The only thing you could count on more reliably for Warriors fans (other than the hyphenated adjective "long-suffering" preceding their name) was the nostalgia for the days of Run TMC.
A triumph, actually of style over substance, the triumvirate of (T)im Haradaway, (M)itch Richmond, and (C)hris Mullin run and gunned from the opening tip and made the years 1990-91 a time of celebration for fans of the full-court skip pass, undersized pluck, and second-round playoff exits.
Strangely, the Goldies' gumption and underdog charm won over an Oakland fan base that enjoyed championships in pro football, baseball, and basketball in the 1970's, but didn't seem to mind its hoop team falling short in the 1990's, as it did when the A's and Raiders underachieved.
So after more than a dozen years in the wilderness, it's the Warriors back to the future. The trio of Baron Davis, Stephen Jackson, and Monte Ellis is riding the same train that the boys from the era of Bush I came in on. They're fast, they're fun, and they have about as much chance of beating a team with a strong power forward that the Raiders have of being relevant again this decade.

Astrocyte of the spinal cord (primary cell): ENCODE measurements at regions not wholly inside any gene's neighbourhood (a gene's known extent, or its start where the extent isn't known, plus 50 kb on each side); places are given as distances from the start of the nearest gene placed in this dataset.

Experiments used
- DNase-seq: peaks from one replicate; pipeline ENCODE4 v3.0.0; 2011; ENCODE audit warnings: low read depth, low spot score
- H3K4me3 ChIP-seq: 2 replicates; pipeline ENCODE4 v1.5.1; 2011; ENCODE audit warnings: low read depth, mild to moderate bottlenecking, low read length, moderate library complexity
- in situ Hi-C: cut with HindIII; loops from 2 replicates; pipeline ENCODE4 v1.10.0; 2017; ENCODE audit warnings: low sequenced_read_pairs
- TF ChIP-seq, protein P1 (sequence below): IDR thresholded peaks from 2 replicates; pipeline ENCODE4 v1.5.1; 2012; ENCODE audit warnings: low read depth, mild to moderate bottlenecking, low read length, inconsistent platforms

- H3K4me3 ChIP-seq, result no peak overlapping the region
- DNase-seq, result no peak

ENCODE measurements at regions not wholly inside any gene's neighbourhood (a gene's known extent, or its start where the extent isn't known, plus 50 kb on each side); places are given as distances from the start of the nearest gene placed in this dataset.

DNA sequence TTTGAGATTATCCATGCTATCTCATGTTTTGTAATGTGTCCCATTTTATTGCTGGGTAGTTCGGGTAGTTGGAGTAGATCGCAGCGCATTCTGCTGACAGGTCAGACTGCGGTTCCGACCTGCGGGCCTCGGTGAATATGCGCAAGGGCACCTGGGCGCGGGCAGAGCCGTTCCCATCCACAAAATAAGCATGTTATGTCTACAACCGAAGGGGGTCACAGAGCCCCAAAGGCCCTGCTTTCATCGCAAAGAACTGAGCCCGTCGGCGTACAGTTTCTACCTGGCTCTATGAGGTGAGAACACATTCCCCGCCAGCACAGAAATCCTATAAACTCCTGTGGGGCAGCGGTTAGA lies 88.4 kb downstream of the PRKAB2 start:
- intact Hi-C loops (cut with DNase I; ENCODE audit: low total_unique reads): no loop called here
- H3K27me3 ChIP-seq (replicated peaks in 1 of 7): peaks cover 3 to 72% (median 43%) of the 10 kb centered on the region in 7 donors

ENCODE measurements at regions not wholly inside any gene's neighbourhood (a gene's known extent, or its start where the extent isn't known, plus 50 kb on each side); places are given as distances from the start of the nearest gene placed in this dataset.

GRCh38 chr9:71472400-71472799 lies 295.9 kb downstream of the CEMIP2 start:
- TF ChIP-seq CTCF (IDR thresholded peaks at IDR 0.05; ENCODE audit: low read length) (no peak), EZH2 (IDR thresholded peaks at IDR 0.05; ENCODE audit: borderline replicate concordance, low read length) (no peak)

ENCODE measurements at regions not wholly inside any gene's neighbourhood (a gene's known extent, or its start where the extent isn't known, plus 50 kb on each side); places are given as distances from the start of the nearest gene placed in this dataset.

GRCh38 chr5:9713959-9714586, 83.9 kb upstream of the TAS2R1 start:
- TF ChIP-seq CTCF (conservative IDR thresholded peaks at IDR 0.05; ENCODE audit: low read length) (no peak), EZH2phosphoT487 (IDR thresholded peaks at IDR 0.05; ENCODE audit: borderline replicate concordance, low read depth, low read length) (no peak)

But the demise of the '90s Warriors was because, within two years, the fans demanded improvements. By trading Richmond and then later Hardaway, the message was "We're going to toss back our three-of-a-kind, and try for a straight flush," and, of course, got flushed instead.
As long as local fans are content with the occasional thrilling upset, and don't reach for the forbidden fruit of a conference title, the ORACLE Arena will continue to enjoy feats like last night's scalping of the San Antonio Spurs. But how long will rooters be content with being the Little Engine that threw up thirty three-pointers? Based on history, the shot clock on that kind of fun may already be winding down.